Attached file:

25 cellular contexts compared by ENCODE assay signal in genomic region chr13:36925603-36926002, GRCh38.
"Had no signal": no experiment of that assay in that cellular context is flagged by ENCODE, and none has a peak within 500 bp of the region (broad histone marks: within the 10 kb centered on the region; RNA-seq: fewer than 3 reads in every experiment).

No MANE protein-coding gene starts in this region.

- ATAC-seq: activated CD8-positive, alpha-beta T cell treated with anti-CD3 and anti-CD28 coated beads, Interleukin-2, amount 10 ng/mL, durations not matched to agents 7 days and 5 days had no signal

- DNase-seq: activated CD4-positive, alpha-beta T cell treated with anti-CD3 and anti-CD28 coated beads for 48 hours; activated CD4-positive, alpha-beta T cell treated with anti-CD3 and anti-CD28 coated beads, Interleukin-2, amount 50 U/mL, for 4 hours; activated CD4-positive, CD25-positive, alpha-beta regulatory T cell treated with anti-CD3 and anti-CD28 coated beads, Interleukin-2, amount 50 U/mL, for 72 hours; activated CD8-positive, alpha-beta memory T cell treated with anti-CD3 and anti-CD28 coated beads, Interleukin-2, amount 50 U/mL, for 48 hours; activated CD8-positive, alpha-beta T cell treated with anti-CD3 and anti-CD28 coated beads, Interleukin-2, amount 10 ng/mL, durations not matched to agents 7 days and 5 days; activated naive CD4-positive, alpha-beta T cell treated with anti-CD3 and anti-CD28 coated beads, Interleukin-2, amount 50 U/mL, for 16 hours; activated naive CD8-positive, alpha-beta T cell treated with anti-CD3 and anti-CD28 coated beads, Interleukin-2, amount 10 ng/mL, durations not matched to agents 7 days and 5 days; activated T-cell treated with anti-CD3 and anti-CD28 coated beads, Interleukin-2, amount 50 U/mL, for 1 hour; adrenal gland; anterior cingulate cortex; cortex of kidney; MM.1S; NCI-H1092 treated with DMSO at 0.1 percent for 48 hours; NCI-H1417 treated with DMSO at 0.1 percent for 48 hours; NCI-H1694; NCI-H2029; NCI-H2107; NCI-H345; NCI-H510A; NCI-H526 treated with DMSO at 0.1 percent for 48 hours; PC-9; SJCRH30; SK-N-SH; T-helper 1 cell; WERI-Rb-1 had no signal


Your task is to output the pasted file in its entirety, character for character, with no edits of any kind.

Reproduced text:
25 cellular contexts compared by ENCODE assay signal in genomic region chr13:36925603-36926002, GRCh38.
"Had no signal": no experiment of that assay in that cellular context is flagged by ENCODE, and none has a peak within 500 bp of the region (broad histone marks: within the 10 kb centered on the region; RNA-seq: fewer than 3 reads in every experiment).

No MANE protein-coding gene starts in this region.

- ATAC-seq: activated CD8-positive, alpha-beta T cell treated with anti-CD3 and anti-CD28 coated beads, Interleukin-2, amount 10 ng/mL, durations not matched to agents 7 days and 5 days had no signal

- DNase-seq: activated CD4-positive, alpha-beta T cell treated with anti-CD3 and anti-CD28 coated beads for 48 hours; activated CD4-positive, alpha-beta T cell treated with anti-CD3 and anti-CD28 coated beads, Interleukin-2, amount 50 U/mL, for 4 hours; activated CD4-positive, CD25-positive, alpha-beta regulatory T cell treated with anti-CD3 and anti-CD28 coated beads, Interleukin-2, amount 50 U/mL, for 72 hours; activated CD8-positive, alpha-beta memory T cell treated with anti-CD3 and anti-CD28 coated beads, Interleukin-2, amount 50 U/mL, for 48 hours; activated CD8-positive, alpha-beta T cell treated with anti-CD3 and anti-CD28 coated beads, Interleukin-2, amount 10 ng/mL, durations not matched to agents 7 days and 5 days; activated naive CD4-positive, alpha-beta T cell treated with anti-CD3 and anti-CD28 coated beads, Interleukin-2, amount 50 U/mL, for 16 hours; activated naive CD8-positive, alpha-beta T cell treated with anti-CD3 and anti-CD28 coated beads, Interleukin-2, amount 10 ng/mL, durations not matched to agents 7 days and 5 days; activated T-cell treated with anti-CD3 and anti-CD28 coated beads, Interleukin-2, amount 50 U/mL, for 1 hour; adrenal gland; anterior cingulate cortex; cortex of kidney; MM.1S; NCI-H1092 treated with DMSO at 0.1 percent for 48 hours; NCI-H1417 treated with DMSO at 0.1 percent for 48 hours; NCI-H1694; NCI-H2029; NCI-H2107; NCI-H345; NCI-H510A; NCI-H526 treated with DMSO at 0.1 percent for 48 hours; PC-9; SJCRH30; SK-N-SH; T-helper 1 cell; WERI-Rb-1 had no signal